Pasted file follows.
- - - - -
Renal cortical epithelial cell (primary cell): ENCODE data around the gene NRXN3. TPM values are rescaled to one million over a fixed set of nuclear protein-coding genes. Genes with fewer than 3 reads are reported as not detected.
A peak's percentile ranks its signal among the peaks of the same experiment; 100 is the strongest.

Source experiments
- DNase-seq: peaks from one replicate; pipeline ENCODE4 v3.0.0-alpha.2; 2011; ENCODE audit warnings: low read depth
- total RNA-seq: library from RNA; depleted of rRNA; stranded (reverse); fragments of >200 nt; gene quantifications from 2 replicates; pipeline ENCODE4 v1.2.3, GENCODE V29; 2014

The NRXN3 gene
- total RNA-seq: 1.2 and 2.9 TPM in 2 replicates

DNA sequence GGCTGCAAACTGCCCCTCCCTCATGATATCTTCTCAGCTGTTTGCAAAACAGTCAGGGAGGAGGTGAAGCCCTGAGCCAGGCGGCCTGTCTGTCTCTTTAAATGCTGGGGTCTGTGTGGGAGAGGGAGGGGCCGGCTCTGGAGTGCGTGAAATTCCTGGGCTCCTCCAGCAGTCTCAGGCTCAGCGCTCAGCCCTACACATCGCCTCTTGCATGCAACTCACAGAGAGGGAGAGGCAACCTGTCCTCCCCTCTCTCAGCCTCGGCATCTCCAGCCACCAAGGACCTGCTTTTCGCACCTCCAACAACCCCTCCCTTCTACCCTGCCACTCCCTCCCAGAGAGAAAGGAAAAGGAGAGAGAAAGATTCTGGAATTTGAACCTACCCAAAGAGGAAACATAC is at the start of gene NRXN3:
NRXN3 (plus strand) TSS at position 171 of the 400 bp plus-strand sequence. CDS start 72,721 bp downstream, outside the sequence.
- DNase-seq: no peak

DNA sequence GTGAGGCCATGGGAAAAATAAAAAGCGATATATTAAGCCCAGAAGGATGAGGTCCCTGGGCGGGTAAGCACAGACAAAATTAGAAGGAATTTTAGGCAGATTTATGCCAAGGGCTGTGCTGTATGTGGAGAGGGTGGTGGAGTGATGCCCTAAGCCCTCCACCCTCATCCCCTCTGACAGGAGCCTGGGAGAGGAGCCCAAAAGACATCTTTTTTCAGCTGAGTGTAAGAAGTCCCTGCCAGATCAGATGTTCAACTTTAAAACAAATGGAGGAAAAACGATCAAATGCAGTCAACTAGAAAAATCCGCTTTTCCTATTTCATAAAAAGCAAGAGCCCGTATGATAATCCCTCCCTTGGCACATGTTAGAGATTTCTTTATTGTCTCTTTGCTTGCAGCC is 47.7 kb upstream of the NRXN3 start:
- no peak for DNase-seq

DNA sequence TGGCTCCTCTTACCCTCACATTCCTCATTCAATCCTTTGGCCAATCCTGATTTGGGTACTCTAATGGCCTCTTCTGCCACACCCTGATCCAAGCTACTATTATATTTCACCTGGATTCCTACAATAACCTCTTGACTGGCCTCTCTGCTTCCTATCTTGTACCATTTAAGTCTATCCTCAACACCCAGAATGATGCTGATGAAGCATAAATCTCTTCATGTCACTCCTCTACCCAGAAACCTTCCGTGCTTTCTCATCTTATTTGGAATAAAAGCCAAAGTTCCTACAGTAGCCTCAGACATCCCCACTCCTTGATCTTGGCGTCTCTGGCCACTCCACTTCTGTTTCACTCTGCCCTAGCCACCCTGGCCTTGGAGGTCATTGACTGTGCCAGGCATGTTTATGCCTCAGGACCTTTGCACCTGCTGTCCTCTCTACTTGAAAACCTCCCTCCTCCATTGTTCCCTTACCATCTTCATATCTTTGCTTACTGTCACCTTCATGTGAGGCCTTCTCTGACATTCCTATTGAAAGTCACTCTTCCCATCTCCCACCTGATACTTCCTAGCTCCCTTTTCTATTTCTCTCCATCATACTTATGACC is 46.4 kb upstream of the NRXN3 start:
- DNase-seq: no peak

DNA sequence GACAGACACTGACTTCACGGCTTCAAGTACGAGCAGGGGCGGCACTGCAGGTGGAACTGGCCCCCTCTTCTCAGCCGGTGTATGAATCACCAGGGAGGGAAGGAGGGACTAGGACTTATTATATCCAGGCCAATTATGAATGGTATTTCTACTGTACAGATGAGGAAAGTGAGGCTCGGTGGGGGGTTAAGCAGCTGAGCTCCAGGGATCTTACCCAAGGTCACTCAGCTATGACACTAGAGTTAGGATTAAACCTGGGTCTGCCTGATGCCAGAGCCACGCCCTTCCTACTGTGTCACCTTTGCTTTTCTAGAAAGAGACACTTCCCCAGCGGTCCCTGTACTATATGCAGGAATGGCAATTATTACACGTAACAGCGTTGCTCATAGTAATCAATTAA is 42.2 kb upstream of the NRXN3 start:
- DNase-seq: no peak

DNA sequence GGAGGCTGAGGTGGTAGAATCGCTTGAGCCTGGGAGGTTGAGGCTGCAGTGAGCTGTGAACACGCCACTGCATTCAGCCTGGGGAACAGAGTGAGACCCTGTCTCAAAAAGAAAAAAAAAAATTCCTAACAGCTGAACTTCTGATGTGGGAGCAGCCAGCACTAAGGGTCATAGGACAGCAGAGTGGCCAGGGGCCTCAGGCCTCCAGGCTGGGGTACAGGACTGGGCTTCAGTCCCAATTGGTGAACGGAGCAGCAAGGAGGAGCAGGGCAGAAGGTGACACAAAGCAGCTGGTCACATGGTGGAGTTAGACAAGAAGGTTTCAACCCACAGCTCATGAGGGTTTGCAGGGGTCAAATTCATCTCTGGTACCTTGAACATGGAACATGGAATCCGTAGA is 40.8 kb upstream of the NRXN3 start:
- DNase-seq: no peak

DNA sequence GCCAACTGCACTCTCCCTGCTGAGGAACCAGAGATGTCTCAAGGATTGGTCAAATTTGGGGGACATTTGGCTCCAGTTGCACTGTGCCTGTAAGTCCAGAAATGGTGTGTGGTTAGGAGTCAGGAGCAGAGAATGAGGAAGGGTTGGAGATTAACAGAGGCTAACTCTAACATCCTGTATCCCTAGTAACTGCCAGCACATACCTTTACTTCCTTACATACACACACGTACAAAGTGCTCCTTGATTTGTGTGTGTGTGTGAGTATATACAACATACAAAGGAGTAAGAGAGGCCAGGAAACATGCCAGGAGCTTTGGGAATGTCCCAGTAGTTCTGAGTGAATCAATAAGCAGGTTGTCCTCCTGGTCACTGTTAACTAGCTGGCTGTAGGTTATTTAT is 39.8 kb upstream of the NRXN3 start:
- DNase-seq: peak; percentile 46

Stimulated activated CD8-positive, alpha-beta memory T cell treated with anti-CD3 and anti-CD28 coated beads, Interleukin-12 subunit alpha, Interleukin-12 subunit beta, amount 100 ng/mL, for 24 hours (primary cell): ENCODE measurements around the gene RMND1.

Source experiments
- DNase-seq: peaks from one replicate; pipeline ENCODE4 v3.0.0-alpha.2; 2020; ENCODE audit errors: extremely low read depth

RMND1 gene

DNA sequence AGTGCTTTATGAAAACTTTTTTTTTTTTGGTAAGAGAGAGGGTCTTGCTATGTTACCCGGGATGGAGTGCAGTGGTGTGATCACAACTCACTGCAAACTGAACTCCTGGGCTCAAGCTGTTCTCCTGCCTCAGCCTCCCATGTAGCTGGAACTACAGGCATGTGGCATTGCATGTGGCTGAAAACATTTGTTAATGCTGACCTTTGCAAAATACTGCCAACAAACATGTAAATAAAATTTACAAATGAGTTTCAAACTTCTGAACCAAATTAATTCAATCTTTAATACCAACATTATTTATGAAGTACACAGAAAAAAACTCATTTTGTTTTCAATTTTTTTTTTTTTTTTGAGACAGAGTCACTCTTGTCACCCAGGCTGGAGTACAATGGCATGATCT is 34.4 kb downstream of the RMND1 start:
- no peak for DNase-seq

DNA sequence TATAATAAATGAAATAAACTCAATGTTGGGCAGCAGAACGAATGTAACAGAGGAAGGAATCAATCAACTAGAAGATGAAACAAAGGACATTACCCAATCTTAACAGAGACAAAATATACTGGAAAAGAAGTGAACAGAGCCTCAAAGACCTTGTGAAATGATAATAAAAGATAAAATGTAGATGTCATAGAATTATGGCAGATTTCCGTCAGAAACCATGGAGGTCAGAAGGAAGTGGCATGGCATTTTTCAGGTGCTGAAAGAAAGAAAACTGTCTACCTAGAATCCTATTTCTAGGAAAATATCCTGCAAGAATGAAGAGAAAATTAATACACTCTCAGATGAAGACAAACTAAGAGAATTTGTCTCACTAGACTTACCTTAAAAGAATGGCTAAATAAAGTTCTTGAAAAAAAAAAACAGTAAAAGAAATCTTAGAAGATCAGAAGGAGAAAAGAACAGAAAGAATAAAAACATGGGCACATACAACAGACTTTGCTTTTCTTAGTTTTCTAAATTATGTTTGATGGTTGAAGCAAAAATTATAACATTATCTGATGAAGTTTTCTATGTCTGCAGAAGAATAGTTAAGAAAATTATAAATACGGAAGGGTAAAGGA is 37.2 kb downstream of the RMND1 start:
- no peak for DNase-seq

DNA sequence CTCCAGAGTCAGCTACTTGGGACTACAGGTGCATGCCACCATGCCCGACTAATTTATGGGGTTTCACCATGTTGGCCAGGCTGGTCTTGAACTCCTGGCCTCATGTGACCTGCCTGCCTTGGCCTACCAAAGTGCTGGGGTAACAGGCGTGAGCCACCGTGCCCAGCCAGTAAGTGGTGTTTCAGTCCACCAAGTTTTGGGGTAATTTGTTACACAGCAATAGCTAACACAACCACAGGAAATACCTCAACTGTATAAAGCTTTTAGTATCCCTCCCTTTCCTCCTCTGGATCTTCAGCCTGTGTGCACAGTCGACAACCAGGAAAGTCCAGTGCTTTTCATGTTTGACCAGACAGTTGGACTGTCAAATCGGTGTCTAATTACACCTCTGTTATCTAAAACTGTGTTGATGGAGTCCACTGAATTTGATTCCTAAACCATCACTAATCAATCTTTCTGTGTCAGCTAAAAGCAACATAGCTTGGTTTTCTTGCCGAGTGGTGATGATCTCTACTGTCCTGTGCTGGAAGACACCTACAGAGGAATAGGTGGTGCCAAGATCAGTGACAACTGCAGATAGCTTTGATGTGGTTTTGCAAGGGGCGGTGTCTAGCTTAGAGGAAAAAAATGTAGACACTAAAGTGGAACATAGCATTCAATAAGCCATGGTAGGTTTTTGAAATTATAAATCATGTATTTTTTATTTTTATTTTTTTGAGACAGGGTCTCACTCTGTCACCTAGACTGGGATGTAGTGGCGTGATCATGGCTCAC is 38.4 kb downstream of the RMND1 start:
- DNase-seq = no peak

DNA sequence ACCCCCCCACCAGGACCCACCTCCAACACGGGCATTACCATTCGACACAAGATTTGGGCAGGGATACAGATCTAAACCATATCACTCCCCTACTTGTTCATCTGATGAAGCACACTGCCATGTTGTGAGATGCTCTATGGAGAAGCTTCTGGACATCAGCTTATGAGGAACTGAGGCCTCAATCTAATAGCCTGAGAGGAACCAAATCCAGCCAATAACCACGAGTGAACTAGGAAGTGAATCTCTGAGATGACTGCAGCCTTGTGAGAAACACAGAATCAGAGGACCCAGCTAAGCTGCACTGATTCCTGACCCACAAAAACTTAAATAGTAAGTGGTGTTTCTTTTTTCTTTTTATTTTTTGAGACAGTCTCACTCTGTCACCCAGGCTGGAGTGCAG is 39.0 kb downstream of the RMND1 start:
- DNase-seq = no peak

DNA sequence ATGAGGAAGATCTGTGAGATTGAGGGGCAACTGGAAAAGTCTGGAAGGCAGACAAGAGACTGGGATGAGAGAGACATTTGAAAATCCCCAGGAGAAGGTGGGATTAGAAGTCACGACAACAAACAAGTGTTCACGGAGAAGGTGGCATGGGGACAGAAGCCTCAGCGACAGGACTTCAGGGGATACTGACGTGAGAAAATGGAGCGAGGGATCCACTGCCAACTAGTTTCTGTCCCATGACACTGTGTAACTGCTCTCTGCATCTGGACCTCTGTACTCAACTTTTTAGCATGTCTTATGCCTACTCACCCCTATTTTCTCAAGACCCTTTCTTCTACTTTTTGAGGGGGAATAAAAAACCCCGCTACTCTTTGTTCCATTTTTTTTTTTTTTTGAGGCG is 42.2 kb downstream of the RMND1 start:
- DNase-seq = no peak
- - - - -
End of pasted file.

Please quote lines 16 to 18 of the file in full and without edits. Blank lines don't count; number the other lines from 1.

- DNase-seq: no peak

DNA sequence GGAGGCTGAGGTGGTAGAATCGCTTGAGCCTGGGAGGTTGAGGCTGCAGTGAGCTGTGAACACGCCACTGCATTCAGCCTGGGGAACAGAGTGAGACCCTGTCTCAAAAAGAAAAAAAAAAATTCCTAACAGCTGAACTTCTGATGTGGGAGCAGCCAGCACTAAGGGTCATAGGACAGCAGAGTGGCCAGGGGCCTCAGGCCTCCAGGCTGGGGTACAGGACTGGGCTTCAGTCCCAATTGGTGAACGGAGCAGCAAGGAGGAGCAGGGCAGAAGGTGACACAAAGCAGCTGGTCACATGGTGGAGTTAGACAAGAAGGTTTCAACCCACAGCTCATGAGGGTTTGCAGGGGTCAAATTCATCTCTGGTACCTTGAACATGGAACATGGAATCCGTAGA is 40.8 kb upstream of the NRXN3 start:
- DNase-seq: no peak